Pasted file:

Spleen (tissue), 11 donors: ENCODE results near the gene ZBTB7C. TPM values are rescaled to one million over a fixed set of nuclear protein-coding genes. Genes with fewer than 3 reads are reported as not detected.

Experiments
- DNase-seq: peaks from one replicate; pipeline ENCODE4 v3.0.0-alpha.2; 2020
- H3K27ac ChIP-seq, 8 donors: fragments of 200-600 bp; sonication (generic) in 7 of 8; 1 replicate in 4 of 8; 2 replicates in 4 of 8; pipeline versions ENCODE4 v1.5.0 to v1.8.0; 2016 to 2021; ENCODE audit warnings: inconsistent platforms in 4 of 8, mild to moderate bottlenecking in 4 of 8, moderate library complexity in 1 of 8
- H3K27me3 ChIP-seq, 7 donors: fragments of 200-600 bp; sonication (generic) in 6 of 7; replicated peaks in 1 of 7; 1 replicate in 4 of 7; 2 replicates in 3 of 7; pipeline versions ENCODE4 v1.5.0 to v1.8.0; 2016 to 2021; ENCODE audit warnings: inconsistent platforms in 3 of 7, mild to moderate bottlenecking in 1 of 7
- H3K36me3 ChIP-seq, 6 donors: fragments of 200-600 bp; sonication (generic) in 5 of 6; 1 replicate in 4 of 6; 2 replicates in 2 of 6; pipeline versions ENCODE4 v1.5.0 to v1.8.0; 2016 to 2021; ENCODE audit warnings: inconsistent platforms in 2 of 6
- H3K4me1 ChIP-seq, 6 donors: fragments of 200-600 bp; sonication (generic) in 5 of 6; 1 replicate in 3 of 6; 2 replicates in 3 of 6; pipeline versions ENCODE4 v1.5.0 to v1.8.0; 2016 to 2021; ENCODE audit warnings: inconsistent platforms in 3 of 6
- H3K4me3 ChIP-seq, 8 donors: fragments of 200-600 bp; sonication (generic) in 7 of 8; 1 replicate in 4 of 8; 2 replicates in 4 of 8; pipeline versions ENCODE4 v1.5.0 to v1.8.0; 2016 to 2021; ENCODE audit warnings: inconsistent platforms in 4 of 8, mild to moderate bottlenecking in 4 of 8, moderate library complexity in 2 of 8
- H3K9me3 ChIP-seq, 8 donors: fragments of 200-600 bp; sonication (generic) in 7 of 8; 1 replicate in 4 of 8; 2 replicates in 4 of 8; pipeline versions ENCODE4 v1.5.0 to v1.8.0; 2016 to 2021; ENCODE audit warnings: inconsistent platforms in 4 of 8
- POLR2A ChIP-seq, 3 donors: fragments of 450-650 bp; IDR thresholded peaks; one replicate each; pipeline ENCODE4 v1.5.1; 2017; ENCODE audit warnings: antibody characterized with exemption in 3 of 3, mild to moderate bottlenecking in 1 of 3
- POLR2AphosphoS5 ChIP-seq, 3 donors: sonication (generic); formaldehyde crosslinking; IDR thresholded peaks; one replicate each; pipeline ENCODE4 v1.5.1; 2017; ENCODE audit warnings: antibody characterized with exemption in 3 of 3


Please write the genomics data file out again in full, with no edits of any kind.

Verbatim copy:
Spleen (tissue), 11 donors: ENCODE results near the gene ZBTB7C. TPM values are rescaled to one million over a fixed set of nuclear protein-coding genes. Genes with fewer than 3 reads are reported as not detected.

Experiments
- DNase-seq: peaks from one replicate; pipeline ENCODE4 v3.0.0-alpha.2; 2020
- H3K27ac ChIP-seq, 8 donors: fragments of 200-600 bp; sonication (generic) in 7 of 8; 1 replicate in 4 of 8; 2 replicates in 4 of 8; pipeline versions ENCODE4 v1.5.0 to v1.8.0; 2016 to 2021; ENCODE audit warnings: inconsistent platforms in 4 of 8, mild to moderate bottlenecking in 4 of 8, moderate library complexity in 1 of 8
- H3K27me3 ChIP-seq, 7 donors: fragments of 200-600 bp; sonication (generic) in 6 of 7; replicated peaks in 1 of 7; 1 replicate in 4 of 7; 2 replicates in 3 of 7; pipeline versions ENCODE4 v1.5.0 to v1.8.0; 2016 to 2021; ENCODE audit warnings: inconsistent platforms in 3 of 7, mild to moderate bottlenecking in 1 of 7
- H3K36me3 ChIP-seq, 6 donors: fragments of 200-600 bp; sonication (generic) in 5 of 6; 1 replicate in 4 of 6; 2 replicates in 2 of 6; pipeline versions ENCODE4 v1.5.0 to v1.8.0; 2016 to 2021; ENCODE audit warnings: inconsistent platforms in 2 of 6
- H3K4me1 ChIP-seq, 6 donors: fragments of 200-600 bp; sonication (generic) in 5 of 6; 1 replicate in 3 of 6; 2 replicates in 3 of 6; pipeline versions ENCODE4 v1.5.0 to v1.8.0; 2016 to 2021; ENCODE audit warnings: inconsistent platforms in 3 of 6
- H3K4me3 ChIP-seq, 8 donors: fragments of 200-600 bp; sonication (generic) in 7 of 8; 1 replicate in 4 of 8; 2 replicates in 4 of 8; pipeline versions ENCODE4 v1.5.0 to v1.8.0; 2016 to 2021; ENCODE audit warnings: inconsistent platforms in 4 of 8, mild to moderate bottlenecking in 4 of 8, moderate library complexity in 2 of 8
- H3K9me3 ChIP-seq, 8 donors: fragments of 200-600 bp; sonication (generic) in 7 of 8; 1 replicate in 4 of 8; 2 replicates in 4 of 8; pipeline versions ENCODE4 v1.5.0 to v1.8.0; 2016 to 2021; ENCODE audit warnings: inconsistent platforms in 4 of 8
- POLR2A ChIP-seq, 3 donors: fragments of 450-650 bp; IDR thresholded peaks; one replicate each; pipeline ENCODE4 v1.5.1; 2017; ENCODE audit warnings: antibody characterized with exemption in 3 of 3, mild to moderate bottlenecking in 1 of 3
- POLR2AphosphoS5 ChIP-seq, 3 donors: sonication (generic); formaldehyde crosslinking; IDR thresholded peaks; one replicate each; pipeline ENCODE4 v1.5.1; 2017; ENCODE audit warnings: antibody characterized with exemption in 3 of 3